'Asleep-yet-aware' electronics could revolutionise remote wireless sensors
19 April 2015
DARPA is seeking to develop near-zero-power technologies that could operate reliably for years and eventually benefit the growing global network of Internet-enabled devices.
Military sensors today rely on 'active' electronics to detect vibration, light, sound or other signals. That means they constantly consume power, with much of that power and time spent processing what often turns out to be irrelevant data.
This power consumption limits sensors’ useful lifetimes to a few weeks or months when operating from state-of-the-art batteries, and has slowed the development of new sensor technologies and capabilities. Moreover, the chronic need to redeploy power-depleted sensors is not only costly and time-consuming but also increases combatants' exposure to danger.
The US Defense Advanced Research Projects Agency (DARPA) has inaugurated a new programme called Near Zero Power RF and Sensor Operations (N-ZERO) which seeks to overcome the power limitations of persistent sensing by developing wireless, event-driven sensing capabilities that would allow physical, electromagnetic and other sensors to remain dormant—effectively asleep yet aware—until an event of interest awakens them.
To achieve these goals, the programme intends to develop underlying technologies continuously and passively to monitor the environment and activate an electronic circuit only upon detection of a specific signature, such as the presence of a particular vehicle type or radio communications protocol. N-ZERO seeks to exploit the energy in signal signatures to detect and recognise attention-worthy events while rejecting noise and interference.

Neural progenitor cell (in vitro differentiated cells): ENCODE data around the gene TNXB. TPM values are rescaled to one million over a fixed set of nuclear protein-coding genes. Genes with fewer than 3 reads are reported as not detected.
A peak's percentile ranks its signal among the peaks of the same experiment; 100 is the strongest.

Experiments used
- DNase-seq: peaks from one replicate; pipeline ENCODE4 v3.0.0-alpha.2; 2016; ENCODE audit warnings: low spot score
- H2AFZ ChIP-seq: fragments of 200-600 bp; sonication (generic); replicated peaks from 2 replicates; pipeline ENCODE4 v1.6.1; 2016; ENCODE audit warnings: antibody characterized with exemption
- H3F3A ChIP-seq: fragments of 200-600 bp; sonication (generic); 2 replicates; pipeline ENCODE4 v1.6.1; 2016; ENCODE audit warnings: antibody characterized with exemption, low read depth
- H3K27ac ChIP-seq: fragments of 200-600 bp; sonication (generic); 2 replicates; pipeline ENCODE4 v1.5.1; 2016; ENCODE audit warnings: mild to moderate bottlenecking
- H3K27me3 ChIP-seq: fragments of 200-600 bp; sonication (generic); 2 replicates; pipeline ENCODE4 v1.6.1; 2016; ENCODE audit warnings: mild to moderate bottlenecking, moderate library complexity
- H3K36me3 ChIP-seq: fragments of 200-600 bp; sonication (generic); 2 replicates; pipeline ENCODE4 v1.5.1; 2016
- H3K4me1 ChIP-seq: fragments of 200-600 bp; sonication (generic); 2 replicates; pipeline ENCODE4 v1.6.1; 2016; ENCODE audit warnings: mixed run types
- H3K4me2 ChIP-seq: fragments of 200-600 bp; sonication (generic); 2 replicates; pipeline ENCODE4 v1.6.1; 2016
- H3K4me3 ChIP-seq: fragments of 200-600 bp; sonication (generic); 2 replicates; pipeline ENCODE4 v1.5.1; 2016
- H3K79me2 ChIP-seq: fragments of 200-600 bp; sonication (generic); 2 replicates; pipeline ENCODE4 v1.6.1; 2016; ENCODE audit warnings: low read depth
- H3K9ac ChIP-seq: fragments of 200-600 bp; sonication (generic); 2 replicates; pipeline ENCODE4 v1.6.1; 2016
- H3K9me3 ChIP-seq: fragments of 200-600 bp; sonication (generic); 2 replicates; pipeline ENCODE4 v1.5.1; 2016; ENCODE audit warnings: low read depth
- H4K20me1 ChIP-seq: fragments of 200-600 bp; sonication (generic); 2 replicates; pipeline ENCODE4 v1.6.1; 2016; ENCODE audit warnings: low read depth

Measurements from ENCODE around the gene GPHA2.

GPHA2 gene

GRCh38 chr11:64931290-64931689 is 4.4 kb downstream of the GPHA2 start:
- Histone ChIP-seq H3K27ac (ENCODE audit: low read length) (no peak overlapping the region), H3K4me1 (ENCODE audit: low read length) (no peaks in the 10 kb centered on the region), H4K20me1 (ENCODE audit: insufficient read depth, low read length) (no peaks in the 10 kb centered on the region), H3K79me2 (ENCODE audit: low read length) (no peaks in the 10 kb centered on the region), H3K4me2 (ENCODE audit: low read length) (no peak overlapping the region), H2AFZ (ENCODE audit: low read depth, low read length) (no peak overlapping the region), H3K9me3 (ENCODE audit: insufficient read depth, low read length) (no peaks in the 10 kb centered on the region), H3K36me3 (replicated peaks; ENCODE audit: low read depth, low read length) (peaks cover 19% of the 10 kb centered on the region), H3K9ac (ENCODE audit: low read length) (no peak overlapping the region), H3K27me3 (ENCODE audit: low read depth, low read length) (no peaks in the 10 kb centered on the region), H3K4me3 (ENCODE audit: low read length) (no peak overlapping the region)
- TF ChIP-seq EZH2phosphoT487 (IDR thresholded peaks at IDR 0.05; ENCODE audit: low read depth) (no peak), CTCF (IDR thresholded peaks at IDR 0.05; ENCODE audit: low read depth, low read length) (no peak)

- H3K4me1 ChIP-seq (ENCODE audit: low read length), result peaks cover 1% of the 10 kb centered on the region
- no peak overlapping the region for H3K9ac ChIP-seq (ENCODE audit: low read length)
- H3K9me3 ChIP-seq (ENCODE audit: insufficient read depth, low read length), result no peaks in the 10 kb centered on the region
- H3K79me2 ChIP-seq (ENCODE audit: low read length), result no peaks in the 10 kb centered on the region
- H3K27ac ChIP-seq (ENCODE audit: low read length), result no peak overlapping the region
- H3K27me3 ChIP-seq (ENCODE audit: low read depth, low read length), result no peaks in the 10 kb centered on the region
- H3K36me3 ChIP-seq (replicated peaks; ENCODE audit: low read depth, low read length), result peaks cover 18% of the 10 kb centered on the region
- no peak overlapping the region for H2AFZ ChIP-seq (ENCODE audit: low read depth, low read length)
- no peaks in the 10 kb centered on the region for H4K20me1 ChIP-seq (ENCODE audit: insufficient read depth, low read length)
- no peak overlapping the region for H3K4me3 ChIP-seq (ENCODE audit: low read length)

“It is the waiting for a specific event or activity that constrains mission life and drains the battery energy of these essential electronics,” says DARPA's programme manager, Troy Olsson. “By cutting reliance on active power and enhancing battery life, N-ZERO aims to enable wireless, ubiquitous sensing that is energy efficient and safer for the combatant.
"Our goal is to use the right signal itself to wake up the sensor, which would improve sensors’ effectiveness and combatants’ situational awareness by drastically reducing false alarms.”
Through N-ZERO, DARPA wants to make sensors phenomenally more efficient in how they draw power when not actually sensing something of interest. The goal is to use less than 10 nanowatts during the sensor’s asleep-yet-aware phase — an energy draw-down roughly equivalent to the self-discharge (battery discharge during storage) of a typical watch battery, and at least 1,000 times lower than state-of-the-art sensors.
Specifically, N-ZERO seeks to extend unattended sensor lifetime from weeks to years, cut costs of maintenance and the need for redeployments. Alternatively, N-ZERO could also reduce battery size for a typical ground-based sensor by a factor of 20 or more while still keeping its current operational lifetime.
DARPA is currently seeking proposals for N-ZERO. Further details can be found here.